Martin and his colleague Robert Cialdini, president of organisational performance group Influence at Work, believe that most of our predictable behaviour is conditioned. We are, they say, primed to respond in a particular way to social triggers, based on six principles: reciprocation (we feel indebted to those who give us something); consistency (once a decision is made, we strive to be consistent with it); social proof (we are more likely to deem a certain behaviour correct if others behave in that way); liking (we are persuaded by those people who like us and are most like us); authority (we are trained from birth to be obedient); and scarcity (the things we can’t have appear the most attractive).

Knowledge of these triggers provides an effective toolkit for persuasion not only because the behaviours are conditioned, explains Martin, but also because they appear inherently logical. “Generally, these principles guide us in the right way. If someone at work helps us out, it makes sense that we return the favour. We are more likely to marry, recruit and befriend those people who have similarities to us. We follow the crowd. And that’s a good thing. We are conditioned from birth to follow these rules.”

One of Osborne’s favourite behavioural case studies is said to be the US state of Minnesota, which abandoned fining citizens for the late filing of tax returns and replaced it with a more straightforward system: tax collectors simply told late payers that most of their fellow citizens had already returned their forms. The number of people submitting tax returns increased significantly. Such a dramatic result can be explained by a phenomenon known as the “magnetic middle”, a derivation of the principle of social proof. When people become aware that their behaviour deviates from the norm, they gravitate towards it.

Some of our conditioned behaviours are more applicable to leadership than others. The liking principle, says Martin, is useful not only for one-to-one persuasion, but also in solving boardroom conflict. A skilful leader is able to bring the most likeable characteristics of each member to the attention of the group. “Reorientating the group to look for these likeable factors allows people to begin communicating,” says Martin. It allows warring boards “to recognise that each person has a value.”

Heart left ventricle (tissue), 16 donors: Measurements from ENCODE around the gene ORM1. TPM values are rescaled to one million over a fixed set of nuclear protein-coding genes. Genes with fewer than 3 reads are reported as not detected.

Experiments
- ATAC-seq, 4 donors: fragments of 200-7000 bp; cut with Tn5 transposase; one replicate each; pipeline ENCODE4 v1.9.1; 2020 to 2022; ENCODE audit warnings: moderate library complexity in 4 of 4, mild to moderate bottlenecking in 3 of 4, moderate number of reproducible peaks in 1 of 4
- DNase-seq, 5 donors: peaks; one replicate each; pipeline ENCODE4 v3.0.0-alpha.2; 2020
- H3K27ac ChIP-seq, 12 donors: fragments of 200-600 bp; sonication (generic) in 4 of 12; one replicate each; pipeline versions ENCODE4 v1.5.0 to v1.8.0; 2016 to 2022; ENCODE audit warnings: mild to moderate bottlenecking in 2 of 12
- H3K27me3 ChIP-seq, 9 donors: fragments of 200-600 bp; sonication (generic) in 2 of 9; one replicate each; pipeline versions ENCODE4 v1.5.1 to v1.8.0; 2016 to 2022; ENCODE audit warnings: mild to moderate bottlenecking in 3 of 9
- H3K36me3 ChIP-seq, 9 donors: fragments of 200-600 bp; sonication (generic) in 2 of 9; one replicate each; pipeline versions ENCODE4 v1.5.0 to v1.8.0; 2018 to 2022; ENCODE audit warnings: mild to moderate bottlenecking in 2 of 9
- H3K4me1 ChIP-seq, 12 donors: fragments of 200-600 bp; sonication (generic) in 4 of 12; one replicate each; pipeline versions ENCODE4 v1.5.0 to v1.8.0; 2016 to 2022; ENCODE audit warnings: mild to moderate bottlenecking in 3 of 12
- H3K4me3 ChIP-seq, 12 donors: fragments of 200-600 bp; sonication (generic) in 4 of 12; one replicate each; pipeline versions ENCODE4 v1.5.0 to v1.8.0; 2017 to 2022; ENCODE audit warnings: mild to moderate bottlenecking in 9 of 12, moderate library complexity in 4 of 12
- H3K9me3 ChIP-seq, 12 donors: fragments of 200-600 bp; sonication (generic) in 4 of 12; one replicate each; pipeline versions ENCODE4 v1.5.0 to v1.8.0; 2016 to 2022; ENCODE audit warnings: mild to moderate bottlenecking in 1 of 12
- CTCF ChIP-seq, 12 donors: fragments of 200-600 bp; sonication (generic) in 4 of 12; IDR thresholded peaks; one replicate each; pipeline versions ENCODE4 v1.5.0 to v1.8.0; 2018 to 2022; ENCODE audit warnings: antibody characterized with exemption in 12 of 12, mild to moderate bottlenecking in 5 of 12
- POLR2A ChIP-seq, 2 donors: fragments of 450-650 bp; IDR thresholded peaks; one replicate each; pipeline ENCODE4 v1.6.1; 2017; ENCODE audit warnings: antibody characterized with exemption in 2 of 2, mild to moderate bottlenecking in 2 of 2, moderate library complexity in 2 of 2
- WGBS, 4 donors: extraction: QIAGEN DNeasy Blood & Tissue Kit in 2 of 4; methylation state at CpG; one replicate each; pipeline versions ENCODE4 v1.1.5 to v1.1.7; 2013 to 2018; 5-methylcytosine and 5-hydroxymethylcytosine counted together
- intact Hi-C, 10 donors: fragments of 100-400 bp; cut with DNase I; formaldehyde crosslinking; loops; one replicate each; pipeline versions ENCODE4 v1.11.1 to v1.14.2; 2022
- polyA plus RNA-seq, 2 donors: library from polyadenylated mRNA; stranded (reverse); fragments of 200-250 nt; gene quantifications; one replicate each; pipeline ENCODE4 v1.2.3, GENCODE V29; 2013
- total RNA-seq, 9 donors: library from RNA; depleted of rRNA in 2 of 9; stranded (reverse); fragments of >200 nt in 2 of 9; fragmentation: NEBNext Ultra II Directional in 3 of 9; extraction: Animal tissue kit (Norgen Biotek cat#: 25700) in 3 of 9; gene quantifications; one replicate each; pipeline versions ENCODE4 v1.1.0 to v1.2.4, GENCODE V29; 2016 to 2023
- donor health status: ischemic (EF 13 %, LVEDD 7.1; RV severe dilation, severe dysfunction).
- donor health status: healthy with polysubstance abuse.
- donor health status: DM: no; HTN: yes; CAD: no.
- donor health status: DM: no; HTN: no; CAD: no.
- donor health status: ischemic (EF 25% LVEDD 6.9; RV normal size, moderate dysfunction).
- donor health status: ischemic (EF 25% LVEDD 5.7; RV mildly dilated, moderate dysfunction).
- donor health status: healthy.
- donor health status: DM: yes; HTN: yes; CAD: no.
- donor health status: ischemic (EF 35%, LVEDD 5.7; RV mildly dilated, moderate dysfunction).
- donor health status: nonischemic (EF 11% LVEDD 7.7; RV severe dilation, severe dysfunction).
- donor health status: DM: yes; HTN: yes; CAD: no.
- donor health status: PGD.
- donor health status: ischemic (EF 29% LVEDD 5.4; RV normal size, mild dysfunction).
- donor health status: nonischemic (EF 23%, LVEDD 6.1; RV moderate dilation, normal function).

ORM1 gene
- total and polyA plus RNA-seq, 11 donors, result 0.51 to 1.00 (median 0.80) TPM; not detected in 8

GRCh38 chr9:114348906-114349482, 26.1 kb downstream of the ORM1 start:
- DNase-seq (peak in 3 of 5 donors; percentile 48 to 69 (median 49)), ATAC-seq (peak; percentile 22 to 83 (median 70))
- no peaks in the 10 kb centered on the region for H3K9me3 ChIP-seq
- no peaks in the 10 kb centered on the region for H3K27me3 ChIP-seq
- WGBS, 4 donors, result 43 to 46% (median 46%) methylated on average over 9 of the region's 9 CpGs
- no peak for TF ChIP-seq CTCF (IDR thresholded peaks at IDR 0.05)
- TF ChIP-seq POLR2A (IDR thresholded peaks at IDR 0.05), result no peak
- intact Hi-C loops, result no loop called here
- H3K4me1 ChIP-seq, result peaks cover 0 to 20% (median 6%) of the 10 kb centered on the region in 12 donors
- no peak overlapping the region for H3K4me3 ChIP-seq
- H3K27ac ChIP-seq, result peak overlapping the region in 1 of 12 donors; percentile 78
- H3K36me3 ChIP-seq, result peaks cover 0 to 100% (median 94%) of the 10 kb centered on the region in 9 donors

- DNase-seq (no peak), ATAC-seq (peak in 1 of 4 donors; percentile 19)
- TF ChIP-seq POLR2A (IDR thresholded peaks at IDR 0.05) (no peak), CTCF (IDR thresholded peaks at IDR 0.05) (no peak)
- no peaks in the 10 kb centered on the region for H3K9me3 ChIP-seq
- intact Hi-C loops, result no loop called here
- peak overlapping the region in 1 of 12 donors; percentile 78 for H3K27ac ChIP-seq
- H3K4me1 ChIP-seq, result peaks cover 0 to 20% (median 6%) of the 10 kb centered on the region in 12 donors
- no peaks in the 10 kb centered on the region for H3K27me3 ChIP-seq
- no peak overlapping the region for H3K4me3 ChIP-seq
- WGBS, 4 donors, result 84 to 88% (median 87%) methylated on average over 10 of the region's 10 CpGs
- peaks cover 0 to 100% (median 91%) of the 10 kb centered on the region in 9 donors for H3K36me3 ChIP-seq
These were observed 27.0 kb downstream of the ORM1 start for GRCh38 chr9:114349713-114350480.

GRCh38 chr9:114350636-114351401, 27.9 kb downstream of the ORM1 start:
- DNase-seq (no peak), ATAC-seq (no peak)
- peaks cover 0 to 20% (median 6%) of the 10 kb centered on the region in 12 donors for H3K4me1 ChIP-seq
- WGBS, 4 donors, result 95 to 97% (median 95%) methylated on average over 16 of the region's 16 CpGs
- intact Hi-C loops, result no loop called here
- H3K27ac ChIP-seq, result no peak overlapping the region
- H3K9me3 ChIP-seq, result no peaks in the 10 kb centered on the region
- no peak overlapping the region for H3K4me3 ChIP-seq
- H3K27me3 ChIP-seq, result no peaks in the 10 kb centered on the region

Doe agrees that valuing multiple contributions is a necessary quality at board level, but she doesn’t believe “tools and techniques” are the right way to gain influence. “People who don’t feel very persuasive like to believe there’s help out there. At a particular level, that will work. But board level is different. The game is harder. It’s a different level of interaction.”

A more powerful way to boost your influence is to “look inwards”, says Doe. If you can show that you like and respect yourself, “that you are worthwhile and valuable”, then influence will follow. “A person who values what they have to offer, they are the most influential person you will meet. They have a credibility, confidence and passion.”

At times, the psychology of decision-making veers uncomfortably into self-help territory. Martin differentiates between “the science of persuasion”, which he says is based on evidence, and scientifically unproven techniques such as NLP. Doe says that any method runs the risk of being spotted, especially when used on an experienced executive. But Martin isn’t so sure. Bernie Madoff relied heavily on the principles of scarcity and social proof to dupe experienced investors. “This wasn’t the fox outwitting the chicken. This was the fox outwitting other foxes,” he says.

Madoff made it “difficult and mysterious” for investors to sign up to his funds, employing established principles of scarcity. He publicised these funds in Jewish golf clubs—”his social proof”—using his connection to the financial system in New York as a “stamp of credibility”, the authority principle, says Martin. But exposure to these standards isn’t enough to desensitise us to their influence. “The people Madoff duped are unlikely to go to a doctor and say ‘show me your medical diplomas’. Once you’ve been tricked you become very attuned to that particular tactic. But it’s the tactic we become attuned to—the underlying principle always remains true,” adds Martin.

These conventions are actually quite powerful, says Duff. We are, for instance, hardwired to be averse to loss. In effect, we are six or seven times more sensitive to losses than gains. Research by Influence at Work suggests leaders should exploit loss aversion to make more persuasive pitches, for example by reframing the decision to purchase a money-saving piece of new software as the amount of cash your business will lose if you don’t adopt it.

Although these tools can be effective, says leadership expert Jo Owen, their usefulness shouldn’t disrupt the ability to listen. “Persuasion is more about listening than talking,” he says. Many leaders think it’s their job to force an idea into the other person’s head. “Not surprisingly, most people are resistant to that because they don’t want their brain infected with somebody else’s thinking. If you instead work out how the world looks from their point of view, you can slip your idea in as a way of reinforcing what that person already wants.”

Duff agrees. Persuasive leadership is centred on how your own style fits with the culture of the group you are trying to influence. “Organisations have a collective personality,” he says. Misunderstanding that personality is the biggest barrier to being persuasive. “A slow, hard-working, cautious organisation is going to be scared by a visionary, imaginative, risk-taking leader,” no matter what tools of persuasion they adopt.

by David Woodward